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6/09/1965 -

Darren Clark was inducted into the Sport Australia Hall of Fame in 2000 for his contribution to the sport of athletics.

Darren Clark burst onto the Australian athletics scene as a teenager with boyish good looks and a natural ability that saw him become the pin-up boy of Australian sport throughout a decade-long career between 1983 – 1994. Clark remains regarded as of the country’s greatest ever 400m runners and still holds the Men’s National Record across the distance.

He began his international career as a 17-year-old at the World Athletics Championships in Helsinki, Finland, where made the 400m semi-final. In the same year he won his first British AAA 400m title and held the 400m World Record (for his age). He was also crowned Australian 100m, 200m and 400m junior champion. The following year, he defended his British AAA title and won the 400m final at the London Grand Prix, the Bissellett Games in Oslo, Norway and the 300m at Gateshead, England – a win that came in Commonwealth Record time.

Clark qualified for the 1984 Los Angles Olympic Games where he ran an Australian Record time to in both the Men’s 400m Semi Final and Final. He led the field with 80m to go in the Final before fading to finish fourth. Clark maintained that he was beaten to the bronze medal by at least one opponent that may not have been playing by the rules. By the end of the 1984 season, he was ranked number four in the world across 400m.

Clark again won the British AAA 400m title in 1985 and finished third in the Men’s 200m at the IAAF World Cup held in Canberra, Australia. He maintained his world ranking of fourth in the 400m and headed into 1986 with great confidence. At the 1986  Edinburgh Commonwealth Games, Clark won silver in the 400m and the 4x400m relay, and again won British AAA 400m title for a record fourth consecutive time – the most ever achieved by any athlete to that time. Later that year he won bronze in the 400m at the Zurich Grand Prix, then gold in the 300m in Belfast, Ireland in another Commonwealth Record, and won the Australian open 400m title, while keeping a tight hold on his number four world ranking over 400m.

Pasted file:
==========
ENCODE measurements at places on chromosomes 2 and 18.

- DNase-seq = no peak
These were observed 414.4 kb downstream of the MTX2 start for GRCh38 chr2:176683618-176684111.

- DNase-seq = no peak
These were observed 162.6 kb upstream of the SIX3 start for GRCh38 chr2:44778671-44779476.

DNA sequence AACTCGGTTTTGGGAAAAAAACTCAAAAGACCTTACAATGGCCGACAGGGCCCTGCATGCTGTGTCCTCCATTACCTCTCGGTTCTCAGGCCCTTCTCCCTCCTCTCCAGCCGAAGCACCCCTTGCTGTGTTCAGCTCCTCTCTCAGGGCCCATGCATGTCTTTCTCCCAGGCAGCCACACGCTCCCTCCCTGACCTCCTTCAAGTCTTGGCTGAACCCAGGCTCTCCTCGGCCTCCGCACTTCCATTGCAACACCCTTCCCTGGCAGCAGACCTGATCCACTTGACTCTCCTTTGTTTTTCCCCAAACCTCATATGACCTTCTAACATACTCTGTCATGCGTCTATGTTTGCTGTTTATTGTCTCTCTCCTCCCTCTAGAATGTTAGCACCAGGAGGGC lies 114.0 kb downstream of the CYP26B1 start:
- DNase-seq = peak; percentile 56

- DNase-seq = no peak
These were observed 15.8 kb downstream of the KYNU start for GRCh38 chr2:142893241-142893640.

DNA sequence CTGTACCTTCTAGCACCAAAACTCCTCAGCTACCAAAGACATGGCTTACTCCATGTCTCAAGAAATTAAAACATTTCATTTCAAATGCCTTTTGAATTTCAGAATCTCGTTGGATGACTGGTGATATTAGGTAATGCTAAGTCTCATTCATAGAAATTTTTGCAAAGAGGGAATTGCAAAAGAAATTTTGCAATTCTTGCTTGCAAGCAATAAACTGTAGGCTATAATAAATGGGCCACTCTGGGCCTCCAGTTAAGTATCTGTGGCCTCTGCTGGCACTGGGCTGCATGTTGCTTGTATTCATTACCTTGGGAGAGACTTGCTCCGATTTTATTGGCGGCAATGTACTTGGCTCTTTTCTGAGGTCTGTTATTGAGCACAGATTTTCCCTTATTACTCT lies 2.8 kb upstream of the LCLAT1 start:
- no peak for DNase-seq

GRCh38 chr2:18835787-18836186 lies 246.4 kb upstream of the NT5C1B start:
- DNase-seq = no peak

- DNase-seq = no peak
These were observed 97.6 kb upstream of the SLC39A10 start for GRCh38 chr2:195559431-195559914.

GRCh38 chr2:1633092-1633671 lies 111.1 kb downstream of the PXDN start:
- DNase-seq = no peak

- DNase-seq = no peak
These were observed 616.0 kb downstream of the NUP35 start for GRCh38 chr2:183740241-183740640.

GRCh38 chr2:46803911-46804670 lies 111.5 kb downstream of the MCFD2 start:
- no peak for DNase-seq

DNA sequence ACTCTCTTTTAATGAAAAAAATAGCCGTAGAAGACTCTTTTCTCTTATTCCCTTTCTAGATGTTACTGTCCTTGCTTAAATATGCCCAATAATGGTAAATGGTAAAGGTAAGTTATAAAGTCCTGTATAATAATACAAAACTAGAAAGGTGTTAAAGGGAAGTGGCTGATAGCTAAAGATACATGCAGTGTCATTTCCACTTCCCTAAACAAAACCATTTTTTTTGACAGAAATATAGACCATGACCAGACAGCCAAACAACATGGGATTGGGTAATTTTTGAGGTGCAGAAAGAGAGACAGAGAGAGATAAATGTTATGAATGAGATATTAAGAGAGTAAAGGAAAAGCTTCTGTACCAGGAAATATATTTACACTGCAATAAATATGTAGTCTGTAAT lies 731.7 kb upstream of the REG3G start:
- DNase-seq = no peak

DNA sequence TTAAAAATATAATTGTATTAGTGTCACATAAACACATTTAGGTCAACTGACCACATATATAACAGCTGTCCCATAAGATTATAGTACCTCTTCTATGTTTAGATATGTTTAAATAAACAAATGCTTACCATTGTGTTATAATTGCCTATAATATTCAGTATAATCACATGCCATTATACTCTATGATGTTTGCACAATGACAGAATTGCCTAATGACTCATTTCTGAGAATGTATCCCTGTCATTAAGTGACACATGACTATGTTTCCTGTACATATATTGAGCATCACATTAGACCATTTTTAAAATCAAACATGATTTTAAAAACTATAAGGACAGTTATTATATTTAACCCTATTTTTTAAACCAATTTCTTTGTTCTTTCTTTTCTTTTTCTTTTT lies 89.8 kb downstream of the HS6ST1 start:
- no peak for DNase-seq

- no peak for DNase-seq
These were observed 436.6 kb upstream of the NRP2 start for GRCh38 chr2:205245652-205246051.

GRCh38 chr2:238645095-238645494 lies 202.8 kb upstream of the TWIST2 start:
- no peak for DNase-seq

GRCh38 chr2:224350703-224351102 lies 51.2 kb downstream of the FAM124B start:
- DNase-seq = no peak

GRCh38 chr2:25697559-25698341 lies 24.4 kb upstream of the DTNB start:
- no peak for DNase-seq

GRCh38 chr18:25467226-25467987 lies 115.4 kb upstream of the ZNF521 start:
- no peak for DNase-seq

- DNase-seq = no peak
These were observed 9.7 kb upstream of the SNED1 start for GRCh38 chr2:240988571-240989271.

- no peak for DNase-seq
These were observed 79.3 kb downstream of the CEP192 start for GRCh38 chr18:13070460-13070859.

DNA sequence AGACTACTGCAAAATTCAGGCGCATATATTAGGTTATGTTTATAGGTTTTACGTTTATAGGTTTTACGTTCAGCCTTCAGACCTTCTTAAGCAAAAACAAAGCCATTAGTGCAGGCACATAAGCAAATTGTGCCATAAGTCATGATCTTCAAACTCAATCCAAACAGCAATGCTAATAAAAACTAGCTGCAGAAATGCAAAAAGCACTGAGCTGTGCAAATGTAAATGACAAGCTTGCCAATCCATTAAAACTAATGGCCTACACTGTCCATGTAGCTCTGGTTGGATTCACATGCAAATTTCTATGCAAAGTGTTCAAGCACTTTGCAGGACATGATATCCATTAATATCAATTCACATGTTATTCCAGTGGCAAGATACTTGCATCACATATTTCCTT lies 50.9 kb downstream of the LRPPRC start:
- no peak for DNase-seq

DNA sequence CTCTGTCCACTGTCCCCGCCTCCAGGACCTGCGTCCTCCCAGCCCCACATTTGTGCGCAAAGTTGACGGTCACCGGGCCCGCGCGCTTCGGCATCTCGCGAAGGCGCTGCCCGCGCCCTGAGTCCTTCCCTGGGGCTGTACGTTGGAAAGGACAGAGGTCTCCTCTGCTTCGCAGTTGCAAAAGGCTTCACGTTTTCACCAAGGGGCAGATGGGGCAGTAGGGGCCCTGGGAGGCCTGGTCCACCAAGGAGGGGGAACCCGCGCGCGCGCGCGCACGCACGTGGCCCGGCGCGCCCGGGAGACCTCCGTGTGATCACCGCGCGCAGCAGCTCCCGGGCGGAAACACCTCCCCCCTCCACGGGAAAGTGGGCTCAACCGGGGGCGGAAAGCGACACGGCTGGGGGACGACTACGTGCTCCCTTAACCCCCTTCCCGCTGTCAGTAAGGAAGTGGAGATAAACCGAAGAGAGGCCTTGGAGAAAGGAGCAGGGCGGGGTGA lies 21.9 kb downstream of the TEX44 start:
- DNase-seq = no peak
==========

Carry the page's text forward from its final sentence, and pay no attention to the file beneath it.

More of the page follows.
1987 was a less successful year for Clark on the international circuit – he finished 16th in the 400m and 13th in the 4x400m relay at the World Championships in Rome – however, he was crowned New South Wales State Champion across 100m, 200m, and 400m which was the first time this had happened in 70 years. The following year he competed at the Seoul Olympic Games and broke another Australian record in the 400m semi-final before finishing 4th in the final and 6th in the 4x400m relay.

Clark was the Australian 200m and 400m champion again in 1989, which helped him prepare for the 1990 Auckland Commonwealth Games where he won gold in the 400m and finished fourth in the 200m. He was unable to keep his winning streak at the British AAA Championships alive and finished third in the 400m.

Clark was also a gifted Rugby League player and took time away from the track in 1991 to play a season the Balmain Tigers. He scored scoring 11 tries and competed in the World Sevens Tournament before feeling rejuvenated enough to return to the track in time for the 1992 Barcelona Olympic Games. Unfortunately, after qualifying, Clark was forced to withdraw from the Games due to an Achilles tendon injury, however, with training and persistence, he returned to the track in 1993 and won bronze in the 400m at the World Indoor Championships in Toronto, Canada, and his fifth national 400m title. In 1994 he was defeated for the first and only time over 400m in Australia with a narrow loss at the Grand Prix meeting in Sydney.

After spending time coaching, Clark was unfortunately involved in a car accident in 2000 as he was training for a comeback which meant that his sole focus was now coaching and, in 2001, he was appointed as the Scholarship Coach at the Australian Institute of Sport.

Honours and Awards

  • 2014: Inducted into the Athletics Australia Hall of Fame



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